Laos is one of the most popular destinations in Southeast Asia, especially to those traveling all over the Banana Pancake Trail.
The country is well known among the travelers over here as a party hotspot and people keep raving about the Vang Vieng tubing/ drinking fun, the stunning waterfalls, the magical Blue Lagoon that looks too good to be true in the photos on Google.
And that’s because it’s really not true!
Even though we always try to look at things and places with an open mind and be accepting of things the way they are, this time we really didn’t like Laos.
And there’s one particular big reason why none of us want to come back to this country, and also a bunch of little ones.
For the first time in my life, I couldn’t wait for the moment when I’ll finally get out of this country! Here’s why…
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◽IF YOU CAME HERE, THEN GIVE US YOUR MONEY!
There’s nothing more that puts me off when traveling, than the feeling that locals are trying to scam me or make me pay ridiculous prices for any kinds of stuff just because I’m a foreigner and apparently have a lot of money.
If I ever get the vibe from locals like “if you’ve come here, give us your money”, I tend to dislike the place.
And sure, there are always a few people who try to scam others, but I’m not talking about them. I’m talking about the vibe from the whole place.
This time in Laos this is exactly how I felt from the day 1 in the country. Everywhere I went I was asked to pay a lot of money for extremely low-quality services.
I noticed so many things set up in the way so that tourists would have to be forced to pay for something more than once, and a lot more than they should.
Sure I could be oblivious and just pretend that these poor people have struggled a lot (which they have) and need to make money, so I’ll just play along and give them my money.
But that’s not how things should work in the normal world. Scamming people is a short-term strategy, that will not get anyone far.
And maybe that’s exactly the reason why Laos is so underdeveloped, as being fake is not helping them grow and be a desirable destination, even though they have a wild and beautiful nature -jungle and mountains that they should be proud of.
◽THE NEVER-ENDING BITTERNESS TOWARDS THE WESTERN WORLD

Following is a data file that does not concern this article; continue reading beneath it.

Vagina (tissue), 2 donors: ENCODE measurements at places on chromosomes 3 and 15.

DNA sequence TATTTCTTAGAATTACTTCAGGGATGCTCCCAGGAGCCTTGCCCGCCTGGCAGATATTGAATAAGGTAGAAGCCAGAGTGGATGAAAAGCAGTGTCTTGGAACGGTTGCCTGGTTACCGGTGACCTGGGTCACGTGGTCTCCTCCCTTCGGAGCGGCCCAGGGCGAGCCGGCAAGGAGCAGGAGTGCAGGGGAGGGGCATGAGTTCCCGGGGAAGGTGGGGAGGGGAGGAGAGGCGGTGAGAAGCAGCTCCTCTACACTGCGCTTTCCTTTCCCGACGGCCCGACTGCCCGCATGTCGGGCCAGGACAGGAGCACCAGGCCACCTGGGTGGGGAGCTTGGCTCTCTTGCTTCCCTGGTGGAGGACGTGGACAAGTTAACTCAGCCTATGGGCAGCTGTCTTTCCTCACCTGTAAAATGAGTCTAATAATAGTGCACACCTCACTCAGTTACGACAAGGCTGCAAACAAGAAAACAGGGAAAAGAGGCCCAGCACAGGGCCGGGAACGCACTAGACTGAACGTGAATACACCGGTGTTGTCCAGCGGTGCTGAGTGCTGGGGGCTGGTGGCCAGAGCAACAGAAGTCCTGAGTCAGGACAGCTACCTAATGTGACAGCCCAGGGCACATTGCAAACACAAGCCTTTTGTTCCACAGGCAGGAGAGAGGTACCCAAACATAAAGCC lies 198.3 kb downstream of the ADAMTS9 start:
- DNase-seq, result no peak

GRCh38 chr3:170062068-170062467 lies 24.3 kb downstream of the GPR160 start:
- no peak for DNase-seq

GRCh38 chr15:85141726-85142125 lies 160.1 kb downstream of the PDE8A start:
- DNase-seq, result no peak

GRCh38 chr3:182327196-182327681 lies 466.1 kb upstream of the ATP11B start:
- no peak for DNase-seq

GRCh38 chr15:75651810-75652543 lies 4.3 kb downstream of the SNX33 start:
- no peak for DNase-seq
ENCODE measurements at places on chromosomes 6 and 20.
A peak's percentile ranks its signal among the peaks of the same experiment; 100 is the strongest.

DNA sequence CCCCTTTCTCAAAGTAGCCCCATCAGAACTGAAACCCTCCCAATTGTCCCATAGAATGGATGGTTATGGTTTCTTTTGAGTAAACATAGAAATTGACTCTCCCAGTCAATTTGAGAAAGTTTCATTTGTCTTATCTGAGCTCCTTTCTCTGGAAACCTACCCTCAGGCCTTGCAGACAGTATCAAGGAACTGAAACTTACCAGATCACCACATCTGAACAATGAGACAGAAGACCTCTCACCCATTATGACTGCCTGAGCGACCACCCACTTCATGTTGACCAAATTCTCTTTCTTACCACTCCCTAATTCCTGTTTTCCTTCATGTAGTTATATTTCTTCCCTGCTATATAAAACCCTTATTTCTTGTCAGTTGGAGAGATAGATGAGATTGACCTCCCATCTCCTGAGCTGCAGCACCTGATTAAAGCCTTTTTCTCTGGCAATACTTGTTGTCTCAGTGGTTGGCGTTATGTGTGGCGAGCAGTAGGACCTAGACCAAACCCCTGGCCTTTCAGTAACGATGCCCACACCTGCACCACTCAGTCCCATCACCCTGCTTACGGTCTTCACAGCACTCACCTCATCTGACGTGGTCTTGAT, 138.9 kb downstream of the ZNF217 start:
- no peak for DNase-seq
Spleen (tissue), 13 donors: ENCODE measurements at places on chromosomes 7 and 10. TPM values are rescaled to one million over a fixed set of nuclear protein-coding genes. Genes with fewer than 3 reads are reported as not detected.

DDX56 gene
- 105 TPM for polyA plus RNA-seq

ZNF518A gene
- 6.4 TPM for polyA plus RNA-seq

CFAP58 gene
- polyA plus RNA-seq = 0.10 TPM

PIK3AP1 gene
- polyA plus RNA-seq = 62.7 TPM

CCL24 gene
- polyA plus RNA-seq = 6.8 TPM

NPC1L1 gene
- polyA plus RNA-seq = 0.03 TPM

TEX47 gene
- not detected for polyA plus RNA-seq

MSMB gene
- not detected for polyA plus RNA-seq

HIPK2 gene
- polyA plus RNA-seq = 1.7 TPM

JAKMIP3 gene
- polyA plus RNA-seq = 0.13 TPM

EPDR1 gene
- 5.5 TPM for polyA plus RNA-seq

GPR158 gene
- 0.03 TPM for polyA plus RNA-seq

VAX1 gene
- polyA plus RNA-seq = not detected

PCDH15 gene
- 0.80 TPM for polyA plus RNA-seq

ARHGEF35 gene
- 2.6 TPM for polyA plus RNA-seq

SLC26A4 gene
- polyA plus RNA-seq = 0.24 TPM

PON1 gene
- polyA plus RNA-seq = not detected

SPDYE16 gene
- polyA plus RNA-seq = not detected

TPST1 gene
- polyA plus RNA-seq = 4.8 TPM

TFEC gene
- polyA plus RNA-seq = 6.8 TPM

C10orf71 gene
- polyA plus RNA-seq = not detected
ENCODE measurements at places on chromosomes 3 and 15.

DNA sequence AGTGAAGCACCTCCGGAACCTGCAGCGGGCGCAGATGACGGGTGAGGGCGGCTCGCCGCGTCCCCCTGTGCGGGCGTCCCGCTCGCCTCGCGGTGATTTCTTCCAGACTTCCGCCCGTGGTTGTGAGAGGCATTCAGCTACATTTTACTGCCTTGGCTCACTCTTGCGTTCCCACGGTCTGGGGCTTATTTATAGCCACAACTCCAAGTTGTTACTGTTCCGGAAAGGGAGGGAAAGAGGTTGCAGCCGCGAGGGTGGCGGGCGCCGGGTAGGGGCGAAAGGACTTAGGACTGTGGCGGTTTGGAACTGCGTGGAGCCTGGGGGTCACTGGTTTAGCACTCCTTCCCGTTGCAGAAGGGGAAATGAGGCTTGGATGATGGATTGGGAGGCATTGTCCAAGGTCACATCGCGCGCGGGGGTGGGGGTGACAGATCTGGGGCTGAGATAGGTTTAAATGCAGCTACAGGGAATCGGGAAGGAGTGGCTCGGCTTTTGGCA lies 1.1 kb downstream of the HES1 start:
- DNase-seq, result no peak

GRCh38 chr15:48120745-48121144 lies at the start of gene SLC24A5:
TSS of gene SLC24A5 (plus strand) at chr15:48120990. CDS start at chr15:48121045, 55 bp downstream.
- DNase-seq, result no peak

I had the same kind of fake feeling a few times when I was traveling in Vietnam and I’ve heard other people have the same experience.
I remember reading an article that explained a bit why Vietnamese try to scam Westerners and try to get them to pay up to 5x higher, ridiculous prices for anything, starting from fruit and beverages on the street, taxis and so on.
In this article, a Vietnamese – American guy explained that the people are simply taught this way.
Giving the painful history between Vietnam and America, Vietnamese children learn from an early childhood that if they see a Westerner in their country, they have to try and take everything from him, as they took everything from them in the past.
While I do understand the bitterness, this kind of thinking will not help Vietnam grow and develop right now and will just put people off from coming here.
And I believe it’s the exact same story with Laos, as the mindset, environment and even visually both countries look and act the same.
This stand with souvenirs made out of American bombs does prove that there’s still a huge bitterness in the hearts of Laotian people.
So here are a few negative aspects that really stood out for me, making me want to leave this place ASAP. I’m putting them out there to help you make an informed decision of if you want to go to Laos and what to expect there.
And of course, what to be careful of. Hopefully, if people talk more about these things and not just take them as a messed up norm, they might change in the near or far future, helping Laos to become more honest and therefore attractive destination to visit.
◽THE QUALITY OF FOOD – THE WORST I’VE EXPERIENCED
The first thing I always like to do when arriving at the new destination is to try the local food.
My preferences in Asia are usually the street food kind of dishes, as it gives such a great insight into what the locals like to eat daily.